4 Causes of Pain in Liver Area That Comes and Goes.

Our content is not intended nor recommended as a substitute for medical advice by your doctor. Use for informational purposes only.

Pain in the liver area (upper right abdomen) is not often due to liver diseases. Most liver diseases such as fatty liver disease, chronic hepatitis, and liver cirrhosis are painless.

Pain in the liver area can arise from other closely related organs such as:

  • The gallbladder: as with gallstones, acute cholecystitis.
  • The bile ducts include bile duct obstructions, acute cholangitis, and sphincter of Oddi dysfunction.
  • The right colon, as with Irritable bowel syndrome, IBS, infections, etc.
  • And rarely the liver as with acute hepatitis, liver congestion, portal vein thrombosis, Budd-Chiari syndrome, etc.

Today, We will discuss (IN-DEPTH) the common possible causes of pain in the liver area that comes and goes.

1 . Biliary pain.

Biliary pain originates from the gallbladder and/or the bile canal connecting the gall bladder to the intestine and the liver.

The gallbladder and the bile duct diseases are more common causes of pain in the upper right abdomen (the liver area) that comes and goes.

Common diseases include:

A. The gallstone disease.

Gallstones are typically cholesterol stones found inside the gallbladder (sometimes also found in the biliary).

Biliary pain is a dull constant pain attack in the liver area (upper right abdomen). The biliary pain often comes and goes in episodes (each lasts 30 minutes to a maximum of 6 hours).

The full characteristics of biliary colics are in the table below (reference):

Biliary colic (Uncomplicated gallstone).


1. Site

Usually, The right upper quadrant of your abdomen.

2. Spread

– The pain may spread to the back of the right shoulder.
– Also, it spreads to the epigastric area.

3. Character

Constant builds up then disappears gradually.

4. Duration

At least 30 minutes. It may last up to 6 hours.

5. Relation to food

– Triggered by foods (especially fatty food and large meals.
– However, it can start spontaneously.

6. NOT related to:

Movement, bowel movements, or the passage of flatus.

7. Nausea

Often Present, severe.

8- Commonly associated symptoms

Vomiting, sweating during the attack.

6. Unusual symptoms.

– Heartburn and chest pain.
– Bloating, fullness.
– Early satiety.
– Isolated epigastric pain.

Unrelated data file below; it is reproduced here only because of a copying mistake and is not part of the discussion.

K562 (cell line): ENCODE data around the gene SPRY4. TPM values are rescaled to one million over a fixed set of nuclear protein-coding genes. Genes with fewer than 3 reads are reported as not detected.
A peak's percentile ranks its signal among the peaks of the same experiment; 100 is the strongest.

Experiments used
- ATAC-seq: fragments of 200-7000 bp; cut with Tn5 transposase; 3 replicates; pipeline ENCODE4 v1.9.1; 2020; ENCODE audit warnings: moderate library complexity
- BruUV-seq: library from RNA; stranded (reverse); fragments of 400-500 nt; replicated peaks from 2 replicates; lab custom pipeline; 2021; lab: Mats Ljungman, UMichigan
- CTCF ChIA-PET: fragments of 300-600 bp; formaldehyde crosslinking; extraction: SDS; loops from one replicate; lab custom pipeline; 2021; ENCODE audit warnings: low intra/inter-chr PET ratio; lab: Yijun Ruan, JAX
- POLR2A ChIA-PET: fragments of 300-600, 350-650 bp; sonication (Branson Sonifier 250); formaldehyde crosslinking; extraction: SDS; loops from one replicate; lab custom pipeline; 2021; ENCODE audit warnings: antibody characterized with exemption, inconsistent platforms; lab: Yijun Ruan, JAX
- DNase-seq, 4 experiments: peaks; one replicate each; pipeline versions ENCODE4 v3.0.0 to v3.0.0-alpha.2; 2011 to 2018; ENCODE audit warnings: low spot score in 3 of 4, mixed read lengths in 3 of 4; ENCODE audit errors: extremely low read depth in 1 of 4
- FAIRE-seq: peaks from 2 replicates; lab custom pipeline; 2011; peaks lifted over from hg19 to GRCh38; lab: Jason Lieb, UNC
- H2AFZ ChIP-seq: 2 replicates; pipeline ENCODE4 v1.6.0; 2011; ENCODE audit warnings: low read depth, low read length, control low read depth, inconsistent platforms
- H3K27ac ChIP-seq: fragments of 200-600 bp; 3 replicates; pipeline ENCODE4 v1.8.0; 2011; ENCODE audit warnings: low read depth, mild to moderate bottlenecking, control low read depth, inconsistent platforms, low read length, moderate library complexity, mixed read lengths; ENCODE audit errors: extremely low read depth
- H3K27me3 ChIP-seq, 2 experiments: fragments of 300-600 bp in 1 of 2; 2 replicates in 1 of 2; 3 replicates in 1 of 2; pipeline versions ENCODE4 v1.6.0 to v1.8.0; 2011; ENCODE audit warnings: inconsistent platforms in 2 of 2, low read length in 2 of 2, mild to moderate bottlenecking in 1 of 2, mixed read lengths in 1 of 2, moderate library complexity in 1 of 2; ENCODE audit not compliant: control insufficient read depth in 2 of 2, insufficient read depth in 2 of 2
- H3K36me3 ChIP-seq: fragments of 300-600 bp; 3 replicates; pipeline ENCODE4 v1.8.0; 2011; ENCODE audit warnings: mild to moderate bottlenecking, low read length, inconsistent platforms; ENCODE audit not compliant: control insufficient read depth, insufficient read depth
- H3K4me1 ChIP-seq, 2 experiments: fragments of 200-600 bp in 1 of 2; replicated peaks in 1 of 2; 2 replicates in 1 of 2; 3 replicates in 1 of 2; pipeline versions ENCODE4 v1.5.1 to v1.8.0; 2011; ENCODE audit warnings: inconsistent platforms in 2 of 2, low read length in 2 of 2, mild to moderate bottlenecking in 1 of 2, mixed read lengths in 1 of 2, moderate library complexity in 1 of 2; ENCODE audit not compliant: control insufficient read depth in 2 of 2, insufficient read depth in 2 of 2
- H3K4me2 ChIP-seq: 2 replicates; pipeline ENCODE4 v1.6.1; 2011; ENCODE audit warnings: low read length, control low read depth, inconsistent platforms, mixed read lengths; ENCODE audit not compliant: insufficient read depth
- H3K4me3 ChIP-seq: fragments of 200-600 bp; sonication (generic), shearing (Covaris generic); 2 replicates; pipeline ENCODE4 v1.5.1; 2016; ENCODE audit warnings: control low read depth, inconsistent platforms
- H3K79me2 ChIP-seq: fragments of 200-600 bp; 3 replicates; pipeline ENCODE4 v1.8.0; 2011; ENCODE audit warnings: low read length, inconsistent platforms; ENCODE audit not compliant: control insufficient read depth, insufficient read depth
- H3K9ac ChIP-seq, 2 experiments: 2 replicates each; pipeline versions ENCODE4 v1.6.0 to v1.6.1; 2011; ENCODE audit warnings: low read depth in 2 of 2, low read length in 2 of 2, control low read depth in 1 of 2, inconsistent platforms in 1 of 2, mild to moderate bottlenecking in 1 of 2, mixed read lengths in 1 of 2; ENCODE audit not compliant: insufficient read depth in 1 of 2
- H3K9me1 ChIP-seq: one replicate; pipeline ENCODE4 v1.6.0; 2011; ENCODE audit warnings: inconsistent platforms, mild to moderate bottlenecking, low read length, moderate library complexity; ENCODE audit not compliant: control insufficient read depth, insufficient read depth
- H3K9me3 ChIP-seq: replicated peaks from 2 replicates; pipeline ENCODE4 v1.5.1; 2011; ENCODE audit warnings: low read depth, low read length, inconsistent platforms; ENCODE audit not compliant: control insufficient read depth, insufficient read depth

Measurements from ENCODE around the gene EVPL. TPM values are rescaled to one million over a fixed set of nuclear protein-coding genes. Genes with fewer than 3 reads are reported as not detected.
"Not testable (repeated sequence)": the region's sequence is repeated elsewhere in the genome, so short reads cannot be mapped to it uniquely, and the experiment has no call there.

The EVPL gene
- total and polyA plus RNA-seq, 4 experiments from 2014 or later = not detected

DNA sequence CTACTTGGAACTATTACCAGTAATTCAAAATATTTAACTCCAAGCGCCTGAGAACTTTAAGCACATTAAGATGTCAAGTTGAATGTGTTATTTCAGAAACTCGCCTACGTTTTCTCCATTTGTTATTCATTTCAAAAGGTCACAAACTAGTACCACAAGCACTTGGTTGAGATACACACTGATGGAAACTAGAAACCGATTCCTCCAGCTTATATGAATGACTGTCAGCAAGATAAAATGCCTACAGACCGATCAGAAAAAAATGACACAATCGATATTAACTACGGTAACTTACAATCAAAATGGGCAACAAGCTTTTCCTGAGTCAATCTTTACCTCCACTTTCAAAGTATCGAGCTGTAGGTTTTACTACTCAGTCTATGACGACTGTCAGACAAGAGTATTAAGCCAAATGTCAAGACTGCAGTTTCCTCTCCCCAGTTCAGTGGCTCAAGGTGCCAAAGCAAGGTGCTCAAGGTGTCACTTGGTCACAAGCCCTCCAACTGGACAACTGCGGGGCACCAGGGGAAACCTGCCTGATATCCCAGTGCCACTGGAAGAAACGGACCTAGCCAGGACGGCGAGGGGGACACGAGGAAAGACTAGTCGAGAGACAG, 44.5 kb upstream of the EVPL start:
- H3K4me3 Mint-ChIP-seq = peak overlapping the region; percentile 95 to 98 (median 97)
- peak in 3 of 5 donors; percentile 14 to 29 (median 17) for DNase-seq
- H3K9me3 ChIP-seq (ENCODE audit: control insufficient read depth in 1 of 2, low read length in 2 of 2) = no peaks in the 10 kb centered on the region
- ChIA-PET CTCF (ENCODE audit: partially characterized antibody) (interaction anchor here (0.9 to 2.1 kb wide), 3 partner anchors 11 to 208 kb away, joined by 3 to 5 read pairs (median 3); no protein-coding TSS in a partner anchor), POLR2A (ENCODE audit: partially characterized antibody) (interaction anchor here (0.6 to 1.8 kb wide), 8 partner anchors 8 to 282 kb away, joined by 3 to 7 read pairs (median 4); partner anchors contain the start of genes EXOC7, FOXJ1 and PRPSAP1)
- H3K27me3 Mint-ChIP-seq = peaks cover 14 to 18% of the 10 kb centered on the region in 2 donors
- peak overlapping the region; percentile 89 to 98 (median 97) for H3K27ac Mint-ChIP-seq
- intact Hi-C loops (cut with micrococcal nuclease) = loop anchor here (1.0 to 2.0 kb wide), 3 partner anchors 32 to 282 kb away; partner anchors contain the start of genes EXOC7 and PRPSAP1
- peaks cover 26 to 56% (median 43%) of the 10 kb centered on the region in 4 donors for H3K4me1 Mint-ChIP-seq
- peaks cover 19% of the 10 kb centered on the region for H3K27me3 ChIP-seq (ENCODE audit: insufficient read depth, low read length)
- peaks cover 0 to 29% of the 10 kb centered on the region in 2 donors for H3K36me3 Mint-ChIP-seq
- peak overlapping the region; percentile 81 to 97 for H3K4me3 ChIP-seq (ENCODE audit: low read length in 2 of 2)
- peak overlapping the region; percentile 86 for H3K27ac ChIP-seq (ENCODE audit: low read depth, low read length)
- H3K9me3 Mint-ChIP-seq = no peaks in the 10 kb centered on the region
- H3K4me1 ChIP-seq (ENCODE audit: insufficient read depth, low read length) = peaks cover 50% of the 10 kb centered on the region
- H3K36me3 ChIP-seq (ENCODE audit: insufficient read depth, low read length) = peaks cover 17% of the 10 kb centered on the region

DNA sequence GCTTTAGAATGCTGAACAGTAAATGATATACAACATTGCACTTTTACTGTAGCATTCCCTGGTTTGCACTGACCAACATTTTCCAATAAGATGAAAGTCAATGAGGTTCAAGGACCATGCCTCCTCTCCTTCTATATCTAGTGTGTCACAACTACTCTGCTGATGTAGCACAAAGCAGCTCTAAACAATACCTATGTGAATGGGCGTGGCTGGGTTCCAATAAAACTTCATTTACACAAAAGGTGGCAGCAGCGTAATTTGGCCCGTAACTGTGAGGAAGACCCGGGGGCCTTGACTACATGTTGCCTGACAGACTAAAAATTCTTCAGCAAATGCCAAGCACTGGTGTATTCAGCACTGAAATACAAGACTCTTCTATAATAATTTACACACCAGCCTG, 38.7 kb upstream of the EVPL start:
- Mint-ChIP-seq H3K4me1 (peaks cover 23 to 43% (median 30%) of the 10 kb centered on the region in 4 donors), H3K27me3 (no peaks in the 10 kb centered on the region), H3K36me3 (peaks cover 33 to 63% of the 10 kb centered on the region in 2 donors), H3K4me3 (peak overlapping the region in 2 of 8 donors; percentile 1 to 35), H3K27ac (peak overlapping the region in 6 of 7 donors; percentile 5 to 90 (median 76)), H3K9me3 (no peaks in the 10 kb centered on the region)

6. Symptoms NOT associated:

– Fever.
– Jaundice.
– Prolonged pain for more than 6 hours.
– Extreme tenderness over the gallbladder (Murphy’s sign).
– Vomiting of blood, blackish stool (PUD).

B. Acute cholecystitis.

Acute cholecystitis is often a complication of gallstone disease. Obstruction of the gallbladder opening results in infection and inflammation of the gallbladder.

Acute cholecystitis is an urgent medical condition. If left untreated, severe complications may occur, such as gallbladder rupture.

The pain in the liver area from acute cholecystitis resembles the uncomplicated gallstone pain, with the following differences:

  • The gallbladder pain is often more severe and steady.
  • The biliary colic is often more prolonged (pain lasting for more than 6 hours usually indicates acute cholecystitis or bile duct stone).
  • Radiation to the right shoulder or back is more common.
  • Fever and ill-feeling are frequent.
  • Severe localized tenderness above the gallbladder area (The right-upper quadrant just below the rib cage). The severe local tenderness over the gallbladder area is Murphy’s sign (absent on uncomplicated biliary colic).
  • Nausea and vomiting are more common.

C. Other less common diseases.

Other less common diseases of the gallbladder and biliary system that cause recurrent pain in the liver area include:

  • Sphincter of Oddi Dysfunction: It is a ring of muscle at the opening of the bile duct into the duodenum. Failed relaxation or delayed relaxation of the sphincter produces biliary-type pain.
  • Acute cholangitis: inflammation of the bile ducts with a triad of fever, jaundice, and right upper quadrant pain in the liver area.
  • Biliary tumors.
  • Immune-mediated biliary diseases such s Primary biliary cholangitis.